Sierra Hollow Point GameKing

In 2008, in preparation for my first hunting trip to Arkansas, I picked up a Kimber 84M Classic chambered in .260 Remington, and I topped it off with a Leupold 2-7x3mm scope.  I wanted something that was lightweight and not excessively powerful for the slightly smaller whitetail deer in the south, and that’s exactly what I got.  The rifle is very light, handles very well, and feels great in my hands.  The recoil is relatively mild, yet completely capable against deer.

Unfortunately, I have not achieved the accuracy I was hoping for.  Free-floated barrel, aluminum pillar and glass bedded action, match chamber and Kimber’s reputation for quality all led me to hope for a ½ MOA rifle.  Instead, I have been unable to find a load that beats 1½ MOA.  The bullet I had hoped to use produced awful groups.  I tried several different bullets and three different powders.  In the interest of having something to hunt with that autumn, I settled on the Sierra 120 gr. Pro-Hunter.  I took a deer with it, and the bullet performed flawlessly.  All in all, it is a good deer rifle, but the accuracy still bothers me.  The following year, I tried another powder and a couple more bullets, but there have been no improvements.  Since then, I haven’t made any more attempts at load development for this rifle.

However, this week I happened to stumble across a 6.5mm Sierra bullet that I had never noticed before.  Evidently, it is new.  It is a 130 gr. hollow point GameKing.  Visually, it looks much like the MatchKing, except that the nose has been precisely crimped into four scallops or petals.  Internally, it has thicker jacket walls like the other GameKing bullets for controlled expansion.  Looking through the Sierra manual at other GameKing bullets of this design, it is supposed to be a tougher bullet for improved penetration.  I immediately ordered a box, which arrived today.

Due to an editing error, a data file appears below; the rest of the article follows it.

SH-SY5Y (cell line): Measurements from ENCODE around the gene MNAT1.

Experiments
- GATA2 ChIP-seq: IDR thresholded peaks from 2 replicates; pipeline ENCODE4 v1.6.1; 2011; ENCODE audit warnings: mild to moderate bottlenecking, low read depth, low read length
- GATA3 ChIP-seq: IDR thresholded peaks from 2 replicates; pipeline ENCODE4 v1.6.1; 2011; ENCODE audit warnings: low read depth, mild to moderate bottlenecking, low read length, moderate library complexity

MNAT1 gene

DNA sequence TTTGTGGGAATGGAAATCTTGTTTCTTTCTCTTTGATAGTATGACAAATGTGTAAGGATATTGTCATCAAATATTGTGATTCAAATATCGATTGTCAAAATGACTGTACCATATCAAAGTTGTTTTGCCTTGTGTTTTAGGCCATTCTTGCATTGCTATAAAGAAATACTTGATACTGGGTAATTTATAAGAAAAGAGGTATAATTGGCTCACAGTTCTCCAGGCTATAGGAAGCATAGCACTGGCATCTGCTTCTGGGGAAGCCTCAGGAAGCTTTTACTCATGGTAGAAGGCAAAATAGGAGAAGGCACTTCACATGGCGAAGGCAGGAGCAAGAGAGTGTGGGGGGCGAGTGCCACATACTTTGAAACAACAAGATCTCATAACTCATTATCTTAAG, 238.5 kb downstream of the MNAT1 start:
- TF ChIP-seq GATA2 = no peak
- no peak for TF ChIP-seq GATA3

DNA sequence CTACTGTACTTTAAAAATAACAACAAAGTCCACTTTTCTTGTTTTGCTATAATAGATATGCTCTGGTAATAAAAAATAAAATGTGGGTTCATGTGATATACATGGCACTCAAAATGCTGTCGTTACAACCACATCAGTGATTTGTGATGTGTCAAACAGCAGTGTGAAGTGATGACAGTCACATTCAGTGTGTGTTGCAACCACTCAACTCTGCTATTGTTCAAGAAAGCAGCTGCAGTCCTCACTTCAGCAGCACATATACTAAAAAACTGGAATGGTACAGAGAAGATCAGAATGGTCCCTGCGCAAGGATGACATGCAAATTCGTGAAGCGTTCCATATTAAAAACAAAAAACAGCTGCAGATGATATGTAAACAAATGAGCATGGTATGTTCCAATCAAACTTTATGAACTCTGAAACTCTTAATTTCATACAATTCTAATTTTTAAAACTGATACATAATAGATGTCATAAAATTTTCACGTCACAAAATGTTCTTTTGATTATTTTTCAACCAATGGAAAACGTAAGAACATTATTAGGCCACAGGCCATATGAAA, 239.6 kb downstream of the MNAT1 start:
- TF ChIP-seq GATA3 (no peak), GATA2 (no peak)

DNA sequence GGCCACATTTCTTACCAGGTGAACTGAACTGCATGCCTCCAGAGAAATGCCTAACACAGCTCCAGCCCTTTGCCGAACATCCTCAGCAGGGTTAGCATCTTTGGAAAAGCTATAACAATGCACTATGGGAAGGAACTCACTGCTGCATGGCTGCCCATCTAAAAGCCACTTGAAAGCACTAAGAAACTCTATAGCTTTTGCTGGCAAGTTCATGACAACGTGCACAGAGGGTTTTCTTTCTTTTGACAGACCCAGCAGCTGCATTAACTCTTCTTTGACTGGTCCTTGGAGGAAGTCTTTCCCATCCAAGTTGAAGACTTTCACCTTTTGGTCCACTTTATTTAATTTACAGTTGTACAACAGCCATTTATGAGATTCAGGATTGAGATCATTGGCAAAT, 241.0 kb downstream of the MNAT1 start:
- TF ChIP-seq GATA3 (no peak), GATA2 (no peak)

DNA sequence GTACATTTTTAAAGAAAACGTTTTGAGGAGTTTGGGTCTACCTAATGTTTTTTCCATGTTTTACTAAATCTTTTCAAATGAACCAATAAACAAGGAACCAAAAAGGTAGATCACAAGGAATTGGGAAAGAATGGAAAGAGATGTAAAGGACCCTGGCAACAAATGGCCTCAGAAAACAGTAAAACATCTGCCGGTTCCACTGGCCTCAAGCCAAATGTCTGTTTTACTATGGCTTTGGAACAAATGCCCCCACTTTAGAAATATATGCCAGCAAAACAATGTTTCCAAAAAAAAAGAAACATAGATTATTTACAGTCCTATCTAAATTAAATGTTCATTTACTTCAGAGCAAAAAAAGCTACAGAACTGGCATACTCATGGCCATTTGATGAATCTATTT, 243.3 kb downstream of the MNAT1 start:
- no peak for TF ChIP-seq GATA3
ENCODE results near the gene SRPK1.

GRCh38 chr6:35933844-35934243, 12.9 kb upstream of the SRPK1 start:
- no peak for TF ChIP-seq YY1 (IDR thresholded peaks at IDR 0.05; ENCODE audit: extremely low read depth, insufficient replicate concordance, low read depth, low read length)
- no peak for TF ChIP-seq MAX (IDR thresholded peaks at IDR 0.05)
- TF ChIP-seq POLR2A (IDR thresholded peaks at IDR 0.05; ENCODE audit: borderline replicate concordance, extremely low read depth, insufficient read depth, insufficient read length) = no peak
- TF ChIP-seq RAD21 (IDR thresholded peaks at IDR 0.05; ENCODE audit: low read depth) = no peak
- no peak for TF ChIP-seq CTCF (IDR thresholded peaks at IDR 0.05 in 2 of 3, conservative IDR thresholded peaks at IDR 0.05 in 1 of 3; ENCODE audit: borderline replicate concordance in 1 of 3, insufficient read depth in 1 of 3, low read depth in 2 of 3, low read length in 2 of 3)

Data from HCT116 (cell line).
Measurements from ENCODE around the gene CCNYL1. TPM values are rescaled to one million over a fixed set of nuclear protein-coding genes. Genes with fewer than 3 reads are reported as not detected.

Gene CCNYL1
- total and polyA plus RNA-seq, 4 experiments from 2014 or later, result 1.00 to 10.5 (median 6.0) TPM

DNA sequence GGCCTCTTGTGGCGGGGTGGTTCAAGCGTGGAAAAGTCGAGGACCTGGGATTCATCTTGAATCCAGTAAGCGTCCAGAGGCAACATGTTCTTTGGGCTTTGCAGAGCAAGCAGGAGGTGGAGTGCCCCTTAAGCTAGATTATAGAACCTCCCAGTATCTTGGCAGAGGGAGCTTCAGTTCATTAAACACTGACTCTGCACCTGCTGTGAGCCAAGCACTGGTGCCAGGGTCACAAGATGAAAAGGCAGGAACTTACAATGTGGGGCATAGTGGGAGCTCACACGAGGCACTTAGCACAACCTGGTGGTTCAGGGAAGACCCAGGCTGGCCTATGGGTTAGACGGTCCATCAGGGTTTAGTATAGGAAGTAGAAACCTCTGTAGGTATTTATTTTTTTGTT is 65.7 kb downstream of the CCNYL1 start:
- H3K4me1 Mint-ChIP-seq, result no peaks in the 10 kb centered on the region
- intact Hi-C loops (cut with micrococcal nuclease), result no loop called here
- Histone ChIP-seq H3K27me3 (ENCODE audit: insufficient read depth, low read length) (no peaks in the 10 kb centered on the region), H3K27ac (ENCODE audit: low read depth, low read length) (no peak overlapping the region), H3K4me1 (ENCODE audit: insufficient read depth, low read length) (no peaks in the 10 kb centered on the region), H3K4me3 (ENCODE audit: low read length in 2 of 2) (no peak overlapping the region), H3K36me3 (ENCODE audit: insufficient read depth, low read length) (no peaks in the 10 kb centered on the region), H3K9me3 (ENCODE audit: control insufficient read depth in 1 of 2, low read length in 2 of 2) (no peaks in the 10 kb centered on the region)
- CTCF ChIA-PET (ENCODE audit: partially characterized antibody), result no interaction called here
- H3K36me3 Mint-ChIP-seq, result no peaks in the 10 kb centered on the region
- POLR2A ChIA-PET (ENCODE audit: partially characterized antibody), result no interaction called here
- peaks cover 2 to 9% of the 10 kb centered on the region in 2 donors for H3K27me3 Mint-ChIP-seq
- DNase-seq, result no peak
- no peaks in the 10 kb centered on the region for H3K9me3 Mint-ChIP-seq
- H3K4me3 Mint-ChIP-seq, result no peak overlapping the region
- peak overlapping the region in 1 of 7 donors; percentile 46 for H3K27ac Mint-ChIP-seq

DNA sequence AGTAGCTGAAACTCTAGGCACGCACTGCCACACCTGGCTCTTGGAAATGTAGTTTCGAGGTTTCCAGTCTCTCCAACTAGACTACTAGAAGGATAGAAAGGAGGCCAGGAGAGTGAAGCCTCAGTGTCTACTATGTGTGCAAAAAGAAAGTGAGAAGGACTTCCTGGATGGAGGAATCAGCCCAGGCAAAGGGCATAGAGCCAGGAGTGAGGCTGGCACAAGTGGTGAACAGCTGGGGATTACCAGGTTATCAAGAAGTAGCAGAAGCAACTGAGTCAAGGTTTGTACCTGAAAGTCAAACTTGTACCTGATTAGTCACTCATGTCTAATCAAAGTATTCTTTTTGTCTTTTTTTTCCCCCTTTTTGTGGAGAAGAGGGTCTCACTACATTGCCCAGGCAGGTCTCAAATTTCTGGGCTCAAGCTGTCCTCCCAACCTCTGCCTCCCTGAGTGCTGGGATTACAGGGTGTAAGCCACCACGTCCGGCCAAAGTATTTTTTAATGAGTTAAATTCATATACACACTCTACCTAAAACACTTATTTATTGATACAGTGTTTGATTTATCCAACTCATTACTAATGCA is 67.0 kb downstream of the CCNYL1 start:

I have high hopes for this bullet.  Irrationally, I suppose.  However, Sierra makes accurate bullets, and they have often turned out to be the best for a given rifle.

I had prepared some brass yesterday (new cases, sorted by weight and neck wall thickness, uniformed primer pockets and flash holes, sized, trimmed, chamfered and deburred).  I loaded up forty rounds today: eight five-round groups using four different powders.  I intend to trek down to the unmanned range on Sunday to try them out.

I’ll let you know how it goes.

In addition to the .260 Remington, I wonder how this bullet would do in my 6.5mm WSM (a wildcat).  A tougher bullet should handle the velocities quite well, although its ballistic coefficient is lower than other bullets I have been using.  It may be too tough to expand properly in my brother’s 6.5mm Grendel, which would only give it about 2250 fps at the muzzle.

Update: Among my test groups, one powder shows some promise with this bullet: Hodgdon H1000.  The two groups were 1.593″ and 1.668″ at 100 yards.  A full range of testing is called for.  I should be able to find a load that beats 1½ MOA, in which case I will switch to this bullet for my preferred hunting load.  One caveat is that H1000 is a compressed charge, and it tends to spring the bullets a little out of the case.